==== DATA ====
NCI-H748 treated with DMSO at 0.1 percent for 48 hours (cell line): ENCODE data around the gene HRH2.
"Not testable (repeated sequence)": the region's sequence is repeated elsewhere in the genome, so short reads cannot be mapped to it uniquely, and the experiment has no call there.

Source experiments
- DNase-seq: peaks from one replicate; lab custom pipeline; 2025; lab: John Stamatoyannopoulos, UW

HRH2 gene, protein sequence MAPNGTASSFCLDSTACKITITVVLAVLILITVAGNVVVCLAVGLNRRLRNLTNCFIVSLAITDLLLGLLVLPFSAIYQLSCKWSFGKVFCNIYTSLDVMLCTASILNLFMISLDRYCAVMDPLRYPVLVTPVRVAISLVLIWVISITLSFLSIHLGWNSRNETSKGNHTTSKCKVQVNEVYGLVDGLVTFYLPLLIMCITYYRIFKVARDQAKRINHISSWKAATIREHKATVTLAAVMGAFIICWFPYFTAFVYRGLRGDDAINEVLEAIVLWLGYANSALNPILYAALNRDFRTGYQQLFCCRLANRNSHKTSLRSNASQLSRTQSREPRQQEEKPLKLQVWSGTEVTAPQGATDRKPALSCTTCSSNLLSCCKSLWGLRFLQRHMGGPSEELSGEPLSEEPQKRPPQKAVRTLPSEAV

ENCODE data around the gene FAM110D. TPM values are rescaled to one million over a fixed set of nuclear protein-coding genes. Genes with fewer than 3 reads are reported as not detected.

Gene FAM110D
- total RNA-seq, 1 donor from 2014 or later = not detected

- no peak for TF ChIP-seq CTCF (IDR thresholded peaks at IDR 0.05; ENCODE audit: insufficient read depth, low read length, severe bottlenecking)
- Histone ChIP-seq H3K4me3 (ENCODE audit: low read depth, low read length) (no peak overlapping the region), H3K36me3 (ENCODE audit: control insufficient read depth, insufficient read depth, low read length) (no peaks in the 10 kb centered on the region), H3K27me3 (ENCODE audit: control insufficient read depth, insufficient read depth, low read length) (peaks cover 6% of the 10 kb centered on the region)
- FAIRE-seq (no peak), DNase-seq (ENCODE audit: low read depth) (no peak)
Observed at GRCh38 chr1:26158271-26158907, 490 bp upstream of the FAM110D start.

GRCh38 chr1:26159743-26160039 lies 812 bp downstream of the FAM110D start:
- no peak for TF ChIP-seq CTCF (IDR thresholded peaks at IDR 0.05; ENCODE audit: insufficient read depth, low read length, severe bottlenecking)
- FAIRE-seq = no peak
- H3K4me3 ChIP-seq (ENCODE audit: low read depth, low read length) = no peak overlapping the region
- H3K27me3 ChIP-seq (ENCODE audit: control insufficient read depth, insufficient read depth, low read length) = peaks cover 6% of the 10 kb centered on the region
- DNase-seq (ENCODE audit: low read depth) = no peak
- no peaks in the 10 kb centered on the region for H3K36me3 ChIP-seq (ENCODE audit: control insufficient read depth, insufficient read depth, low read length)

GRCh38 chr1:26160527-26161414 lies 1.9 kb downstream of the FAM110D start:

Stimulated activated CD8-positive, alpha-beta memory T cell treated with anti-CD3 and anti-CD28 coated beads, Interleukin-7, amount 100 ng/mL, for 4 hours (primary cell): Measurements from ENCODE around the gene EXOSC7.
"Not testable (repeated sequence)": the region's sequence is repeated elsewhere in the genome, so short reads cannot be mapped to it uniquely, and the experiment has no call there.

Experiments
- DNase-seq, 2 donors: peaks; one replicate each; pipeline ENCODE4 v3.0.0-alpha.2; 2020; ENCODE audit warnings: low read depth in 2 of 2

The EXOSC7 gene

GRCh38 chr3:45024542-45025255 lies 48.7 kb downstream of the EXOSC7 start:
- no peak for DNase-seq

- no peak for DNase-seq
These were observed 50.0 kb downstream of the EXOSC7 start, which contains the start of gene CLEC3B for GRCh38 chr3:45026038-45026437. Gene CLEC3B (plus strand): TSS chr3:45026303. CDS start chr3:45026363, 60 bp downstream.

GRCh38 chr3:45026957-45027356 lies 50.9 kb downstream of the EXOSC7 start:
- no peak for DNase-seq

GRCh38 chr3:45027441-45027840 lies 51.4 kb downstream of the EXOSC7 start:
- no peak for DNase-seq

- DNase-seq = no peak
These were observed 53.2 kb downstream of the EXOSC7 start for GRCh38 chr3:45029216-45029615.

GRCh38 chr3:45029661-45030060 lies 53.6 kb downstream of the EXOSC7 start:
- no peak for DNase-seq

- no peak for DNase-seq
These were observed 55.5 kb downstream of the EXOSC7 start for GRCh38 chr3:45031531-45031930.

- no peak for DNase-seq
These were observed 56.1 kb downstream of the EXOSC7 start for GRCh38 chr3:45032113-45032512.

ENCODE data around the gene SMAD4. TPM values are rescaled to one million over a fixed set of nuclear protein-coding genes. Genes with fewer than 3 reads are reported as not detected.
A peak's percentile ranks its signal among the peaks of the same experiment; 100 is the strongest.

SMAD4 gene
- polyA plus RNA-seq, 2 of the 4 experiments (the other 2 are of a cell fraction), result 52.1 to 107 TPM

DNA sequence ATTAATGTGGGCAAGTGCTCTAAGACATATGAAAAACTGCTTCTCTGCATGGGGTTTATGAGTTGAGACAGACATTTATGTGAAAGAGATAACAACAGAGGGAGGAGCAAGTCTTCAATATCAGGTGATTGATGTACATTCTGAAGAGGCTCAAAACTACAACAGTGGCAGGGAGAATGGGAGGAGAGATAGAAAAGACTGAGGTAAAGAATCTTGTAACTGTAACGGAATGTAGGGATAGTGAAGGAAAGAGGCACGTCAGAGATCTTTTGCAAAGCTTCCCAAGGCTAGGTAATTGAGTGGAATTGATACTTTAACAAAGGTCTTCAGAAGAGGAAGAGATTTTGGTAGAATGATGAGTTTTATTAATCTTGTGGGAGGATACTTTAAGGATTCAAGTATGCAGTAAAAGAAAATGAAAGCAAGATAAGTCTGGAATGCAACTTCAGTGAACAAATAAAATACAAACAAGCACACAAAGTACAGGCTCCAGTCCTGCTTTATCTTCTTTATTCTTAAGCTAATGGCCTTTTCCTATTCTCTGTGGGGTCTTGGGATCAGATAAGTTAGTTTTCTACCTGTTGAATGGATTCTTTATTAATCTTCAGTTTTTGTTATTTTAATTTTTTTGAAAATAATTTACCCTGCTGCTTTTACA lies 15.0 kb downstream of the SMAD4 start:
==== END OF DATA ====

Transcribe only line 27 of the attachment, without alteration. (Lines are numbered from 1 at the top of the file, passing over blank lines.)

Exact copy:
- no peak for DNase-seq